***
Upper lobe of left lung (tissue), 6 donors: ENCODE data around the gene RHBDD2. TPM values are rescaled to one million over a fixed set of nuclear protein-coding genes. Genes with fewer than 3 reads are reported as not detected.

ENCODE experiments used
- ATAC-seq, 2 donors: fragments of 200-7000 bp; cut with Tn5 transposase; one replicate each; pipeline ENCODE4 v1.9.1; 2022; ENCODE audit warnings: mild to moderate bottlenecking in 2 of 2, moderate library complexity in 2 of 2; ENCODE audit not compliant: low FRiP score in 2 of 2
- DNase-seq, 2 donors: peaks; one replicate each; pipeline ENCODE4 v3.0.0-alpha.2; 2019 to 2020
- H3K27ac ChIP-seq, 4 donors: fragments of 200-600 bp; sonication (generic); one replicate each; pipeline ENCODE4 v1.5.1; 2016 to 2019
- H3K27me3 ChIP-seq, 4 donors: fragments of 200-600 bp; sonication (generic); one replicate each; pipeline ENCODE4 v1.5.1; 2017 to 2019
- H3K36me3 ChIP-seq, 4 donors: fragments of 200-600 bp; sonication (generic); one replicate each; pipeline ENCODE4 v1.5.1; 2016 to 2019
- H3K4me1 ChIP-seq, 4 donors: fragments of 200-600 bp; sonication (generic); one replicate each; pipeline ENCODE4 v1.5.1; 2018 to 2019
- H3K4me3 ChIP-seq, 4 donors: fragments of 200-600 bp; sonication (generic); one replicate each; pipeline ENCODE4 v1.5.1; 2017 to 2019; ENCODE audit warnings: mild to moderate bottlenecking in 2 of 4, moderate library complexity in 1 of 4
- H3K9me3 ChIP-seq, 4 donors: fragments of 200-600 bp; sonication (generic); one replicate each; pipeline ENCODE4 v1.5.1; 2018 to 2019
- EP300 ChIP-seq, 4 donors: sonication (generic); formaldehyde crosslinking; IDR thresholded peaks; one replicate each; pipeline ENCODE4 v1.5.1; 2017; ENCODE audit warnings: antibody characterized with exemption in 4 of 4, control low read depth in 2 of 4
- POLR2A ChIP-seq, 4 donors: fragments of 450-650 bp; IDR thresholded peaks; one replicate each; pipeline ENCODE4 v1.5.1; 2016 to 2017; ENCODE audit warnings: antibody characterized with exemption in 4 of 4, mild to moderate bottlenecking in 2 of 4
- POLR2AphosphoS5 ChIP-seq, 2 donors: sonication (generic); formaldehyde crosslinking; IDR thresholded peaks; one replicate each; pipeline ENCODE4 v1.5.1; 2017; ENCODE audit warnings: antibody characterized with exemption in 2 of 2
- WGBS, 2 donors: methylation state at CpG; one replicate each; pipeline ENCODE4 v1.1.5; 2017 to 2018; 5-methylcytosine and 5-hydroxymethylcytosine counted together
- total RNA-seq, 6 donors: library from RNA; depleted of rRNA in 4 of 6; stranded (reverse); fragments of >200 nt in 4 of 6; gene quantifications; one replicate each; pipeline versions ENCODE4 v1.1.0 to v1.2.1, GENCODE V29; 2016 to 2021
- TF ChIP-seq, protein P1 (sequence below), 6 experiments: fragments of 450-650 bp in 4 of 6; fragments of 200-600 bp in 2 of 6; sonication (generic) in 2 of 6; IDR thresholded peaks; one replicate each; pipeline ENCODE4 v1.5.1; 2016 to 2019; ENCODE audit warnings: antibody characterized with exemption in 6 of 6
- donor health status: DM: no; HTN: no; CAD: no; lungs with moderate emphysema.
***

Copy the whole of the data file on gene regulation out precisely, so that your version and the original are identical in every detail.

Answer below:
Upper lobe of left lung (tissue), 6 donors: ENCODE data around the gene RHBDD2. TPM values are rescaled to one million over a fixed set of nuclear protein-coding genes. Genes with fewer than 3 reads are reported as not detected.

ENCODE experiments used
- ATAC-seq, 2 donors: fragments of 200-7000 bp; cut with Tn5 transposase; one replicate each; pipeline ENCODE4 v1.9.1; 2022; ENCODE audit warnings: mild to moderate bottlenecking in 2 of 2, moderate library complexity in 2 of 2; ENCODE audit not compliant: low FRiP score in 2 of 2
- DNase-seq, 2 donors: peaks; one replicate each; pipeline ENCODE4 v3.0.0-alpha.2; 2019 to 2020
- H3K27ac ChIP-seq, 4 donors: fragments of 200-600 bp; sonication (generic); one replicate each; pipeline ENCODE4 v1.5.1; 2016 to 2019
- H3K27me3 ChIP-seq, 4 donors: fragments of 200-600 bp; sonication (generic); one replicate each; pipeline ENCODE4 v1.5.1; 2017 to 2019
- H3K36me3 ChIP-seq, 4 donors: fragments of 200-600 bp; sonication (generic); one replicate each; pipeline ENCODE4 v1.5.1; 2016 to 2019
- H3K4me1 ChIP-seq, 4 donors: fragments of 200-600 bp; sonication (generic); one replicate each; pipeline ENCODE4 v1.5.1; 2018 to 2019
- H3K4me3 ChIP-seq, 4 donors: fragments of 200-600 bp; sonication (generic); one replicate each; pipeline ENCODE4 v1.5.1; 2017 to 2019; ENCODE audit warnings: mild to moderate bottlenecking in 2 of 4, moderate library complexity in 1 of 4
- H3K9me3 ChIP-seq, 4 donors: fragments of 200-600 bp; sonication (generic); one replicate each; pipeline ENCODE4 v1.5.1; 2018 to 2019
- EP300 ChIP-seq, 4 donors: sonication (generic); formaldehyde crosslinking; IDR thresholded peaks; one replicate each; pipeline ENCODE4 v1.5.1; 2017; ENCODE audit warnings: antibody characterized with exemption in 4 of 4, control low read depth in 2 of 4
- POLR2A ChIP-seq, 4 donors: fragments of 450-650 bp; IDR thresholded peaks; one replicate each; pipeline ENCODE4 v1.5.1; 2016 to 2017; ENCODE audit warnings: antibody characterized with exemption in 4 of 4, mild to moderate bottlenecking in 2 of 4
- POLR2AphosphoS5 ChIP-seq, 2 donors: sonication (generic); formaldehyde crosslinking; IDR thresholded peaks; one replicate each; pipeline ENCODE4 v1.5.1; 2017; ENCODE audit warnings: antibody characterized with exemption in 2 of 2
- WGBS, 2 donors: methylation state at CpG; one replicate each; pipeline ENCODE4 v1.1.5; 2017 to 2018; 5-methylcytosine and 5-hydroxymethylcytosine counted together
- total RNA-seq, 6 donors: library from RNA; depleted of rRNA in 4 of 6; stranded (reverse); fragments of >200 nt in 4 of 6; gene quantifications; one replicate each; pipeline versions ENCODE4 v1.1.0 to v1.2.1, GENCODE V29; 2016 to 2021
- TF ChIP-seq, protein P1 (sequence below), 6 experiments: fragments of 450-650 bp in 4 of 6; fragments of 200-600 bp in 2 of 6; sonication (generic) in 2 of 6; IDR thresholded peaks; one replicate each; pipeline ENCODE4 v1.5.1; 2016 to 2019; ENCODE audit warnings: antibody characterized with exemption in 6 of 6
- donor health status: DM: no; HTN: no; CAD: no; lungs with moderate emphysema.